Kosovo will head to early elections for the second time in 18 months following a decision by the Constitutional Court announced late on Monday (December 21).
The decision states that the way in which the coalition government led by Avdullah Hoti was formed in June was unconstitutional and that the president must therefore declare new elections. These elections should be held within 40 days of being called.
The court’s ruling — following a request by 17 Vetëvendosje deputies filed on June 11 — found that deputy Etem Arifi did not have a valid mandate to take part in the June 3 Assembly vote in which the government was elected because he had previously been sentenced to prison by a final court verdict.
Without Arifi’s vote, the Assembly decision to elect the government — which passed by just a single vote — did not receive the backing of a majority of deputies, as required by the Constitution.
An Assembly deputy’s mandate “comes to an end or becomes invalid” if they are convicted of a crime and sentenced to one or more years imprisonment.
Because this was officially the second attempt to form a government, the court ruled that new elections are required based on Article 95.4 of the Constitution. The Constitutional Court had previously ruled that the first attempt had failed when the party that had won the most recent elections — Vetëvendosje — was unable to form a new government following its dismissal in a vote of no-confidence.
The current coalition government led by Hoti will remain in office until a new government is elected, while the court noted that decisions taken by the incumbent administration remain in force.
Arifi, an Ashkali Party for Integration deputy, was convicted of fraud by the Basic Court of Prishtina in April 2018 and initially handed an 18 month suspended sentence. That was subsequently extended to a 15 month prison sentence following a successful appeal by the Special Prosecution that was confirmed in August 2019 — before general elections that were held on October 6, 2019.
According to Article 70.3 of Kosovo’s Constitution, an Assembly deputy’s mandate “comes to an end or becomes invalid” if they are convicted of a crime and sentenced to one or more years imprisonment by a final court decision.
At the time of publishing, none of the outgoing governing coalition parties have issued an official reaction to the Constitutional Court’s decision.
End of a (brief) era
The Constitutional Court’s decision is the culmination of a turbulent six months for the Hoti-led administration, which has been marred by controversy and accusations of illegitimacy from the start.
Hoti’s Democratic League of Kosovo (LDK) came together with the Alliance for the Future of Kosovo (AAK), Nisma and parties representing minority communities — including Belgrade-backed Srpska Lista (Serb List) — after being invited to form a government by then President Hashim Thaçi.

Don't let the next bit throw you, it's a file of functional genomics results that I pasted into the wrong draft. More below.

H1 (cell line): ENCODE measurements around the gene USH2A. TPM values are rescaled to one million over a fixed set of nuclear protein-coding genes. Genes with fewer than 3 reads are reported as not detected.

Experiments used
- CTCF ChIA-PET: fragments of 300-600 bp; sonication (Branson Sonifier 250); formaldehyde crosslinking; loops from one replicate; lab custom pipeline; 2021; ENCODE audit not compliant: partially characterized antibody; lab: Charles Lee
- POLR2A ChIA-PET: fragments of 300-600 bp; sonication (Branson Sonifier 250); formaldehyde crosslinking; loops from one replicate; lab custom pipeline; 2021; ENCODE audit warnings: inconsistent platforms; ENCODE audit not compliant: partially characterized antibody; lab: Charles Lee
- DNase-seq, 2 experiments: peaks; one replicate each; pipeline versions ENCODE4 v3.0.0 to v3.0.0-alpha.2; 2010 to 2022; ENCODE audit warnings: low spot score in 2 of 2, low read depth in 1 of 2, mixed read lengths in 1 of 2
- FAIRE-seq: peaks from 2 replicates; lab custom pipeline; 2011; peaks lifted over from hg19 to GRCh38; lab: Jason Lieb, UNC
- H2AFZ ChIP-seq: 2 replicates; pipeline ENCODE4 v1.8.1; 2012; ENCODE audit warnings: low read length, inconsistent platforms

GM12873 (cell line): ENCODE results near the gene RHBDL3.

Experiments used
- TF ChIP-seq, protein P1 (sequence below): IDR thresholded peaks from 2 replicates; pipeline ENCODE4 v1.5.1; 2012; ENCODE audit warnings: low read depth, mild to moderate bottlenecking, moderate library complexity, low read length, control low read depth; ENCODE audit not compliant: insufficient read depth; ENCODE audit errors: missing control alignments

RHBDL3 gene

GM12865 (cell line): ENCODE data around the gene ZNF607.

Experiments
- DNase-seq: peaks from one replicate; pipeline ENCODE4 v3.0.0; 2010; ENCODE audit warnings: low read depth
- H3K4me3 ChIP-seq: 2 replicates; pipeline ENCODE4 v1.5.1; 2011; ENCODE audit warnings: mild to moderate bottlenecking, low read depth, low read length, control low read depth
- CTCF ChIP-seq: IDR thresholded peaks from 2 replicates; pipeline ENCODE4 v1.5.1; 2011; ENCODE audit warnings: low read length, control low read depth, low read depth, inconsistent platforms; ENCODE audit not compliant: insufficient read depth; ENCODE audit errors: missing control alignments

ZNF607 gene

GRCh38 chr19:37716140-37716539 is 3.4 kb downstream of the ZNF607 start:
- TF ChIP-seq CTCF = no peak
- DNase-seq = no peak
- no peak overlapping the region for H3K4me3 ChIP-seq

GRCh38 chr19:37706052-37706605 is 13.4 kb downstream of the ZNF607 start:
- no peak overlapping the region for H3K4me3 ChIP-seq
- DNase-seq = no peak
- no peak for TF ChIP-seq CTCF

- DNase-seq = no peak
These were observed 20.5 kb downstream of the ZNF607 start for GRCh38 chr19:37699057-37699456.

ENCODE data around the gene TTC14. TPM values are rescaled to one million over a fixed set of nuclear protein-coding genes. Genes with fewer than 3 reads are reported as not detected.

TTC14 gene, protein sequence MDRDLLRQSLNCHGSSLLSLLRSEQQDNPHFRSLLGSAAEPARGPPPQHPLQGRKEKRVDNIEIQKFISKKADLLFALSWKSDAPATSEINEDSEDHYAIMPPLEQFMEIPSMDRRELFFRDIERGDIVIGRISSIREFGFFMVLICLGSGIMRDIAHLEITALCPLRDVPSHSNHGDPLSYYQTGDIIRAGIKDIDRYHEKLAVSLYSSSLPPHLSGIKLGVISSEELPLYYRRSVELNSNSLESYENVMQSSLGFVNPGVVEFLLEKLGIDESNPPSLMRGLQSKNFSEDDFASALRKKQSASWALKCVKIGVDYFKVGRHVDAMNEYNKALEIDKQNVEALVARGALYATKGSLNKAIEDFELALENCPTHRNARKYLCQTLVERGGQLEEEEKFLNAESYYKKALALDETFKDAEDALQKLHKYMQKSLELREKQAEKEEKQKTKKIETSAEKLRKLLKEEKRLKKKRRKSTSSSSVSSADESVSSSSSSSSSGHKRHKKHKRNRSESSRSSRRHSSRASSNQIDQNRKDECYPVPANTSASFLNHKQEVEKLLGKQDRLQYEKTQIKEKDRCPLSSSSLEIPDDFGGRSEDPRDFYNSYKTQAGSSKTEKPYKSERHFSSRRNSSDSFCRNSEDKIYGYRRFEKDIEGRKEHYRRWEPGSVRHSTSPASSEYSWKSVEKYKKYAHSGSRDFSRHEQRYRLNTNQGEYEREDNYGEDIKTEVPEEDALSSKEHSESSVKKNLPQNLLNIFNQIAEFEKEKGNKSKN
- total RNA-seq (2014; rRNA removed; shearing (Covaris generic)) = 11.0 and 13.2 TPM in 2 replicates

LDK had previously been the junior partner in a coalition with Vetëvendosje (VV) before toppling the government it was part of in a vote of no-confidence in March, just 52 days after taking office. The no-confidence vote came in the midst of Kosovo’s initial pandemic response, when the government was attempting to take urgent steps to limit the spread of the virus, and citizens were unable to leave their homes due to a strict lockdown; many voiced their opposition via nightly balcony protests in which they hit pots and pans.
The Hoti administration has struggled to get a grip of the COVID-19 pandemic.
Vetëvendosje — which had won the elections in October 2019 on a ticket of change and a vow to combat institutionalized corruption — claimed that Thaçi’s decision to invite LDK to form a government following the successful vote of no-confidence was unconstitutional and that new elections should be held. However a Constitutional Court decision in May ruled that it was constitutional to form a new government without fresh elections.
President of the Assembly Vjosa Osmani — LDK’s popular prime ministerial candidate in October’s elections who was widely credited with turning around her party’s fortunes at the polls — spoke out vociferously against her party’s maneuvering, and did not take part in the Assembly session to elect the Hoti government. Osmani had proposed a temporary technical government pending new elections.
There was further controversy during the Assembly vote itself after a Nisma deputy who had previously said he would not support the government formation announced that he had changed his mind following a visit to his house by Thaçi — who as president the Constitution required to be politically neutral — and AAK leader Ramush Haradinaj.
In office, the Hoti administration has struggled to get a grip of the COVID-19 pandemic, with cases soaring intermittently and regular warnings that Kosovo’s already inadequate health care system is at risk of becoming overwhelmed. With such a weak mandate, it took more than four months for the government to pass its own Law on Economic Recovery through the Assembly, after multiple failed attempts, and there have long been rumors that the coalition was on the edge of collapse.
Changed political landscape
This election campaign looks set to be very different from the one in October 2019 as there have been significant changes in the political party landscape.
Of the top three parties in the last elections, only winners Vetëvendosje are likely to run with the same prime ministerial candidate, after internal instability within LDK and PDK in recent months.
Former Prime Minister Albin Kurti is expected to once again lead VV’s ticket, after initial speculation that the Constitutional Court’s latest decision may invalidate his potential candidacy were quickly debunked.
After a meeting with acting President Vjosa Osmani to consult on the timeframe for early elections, he told the media that they hadn’t talked about a concrete date but he expressed his interest to hold them as soon as possible.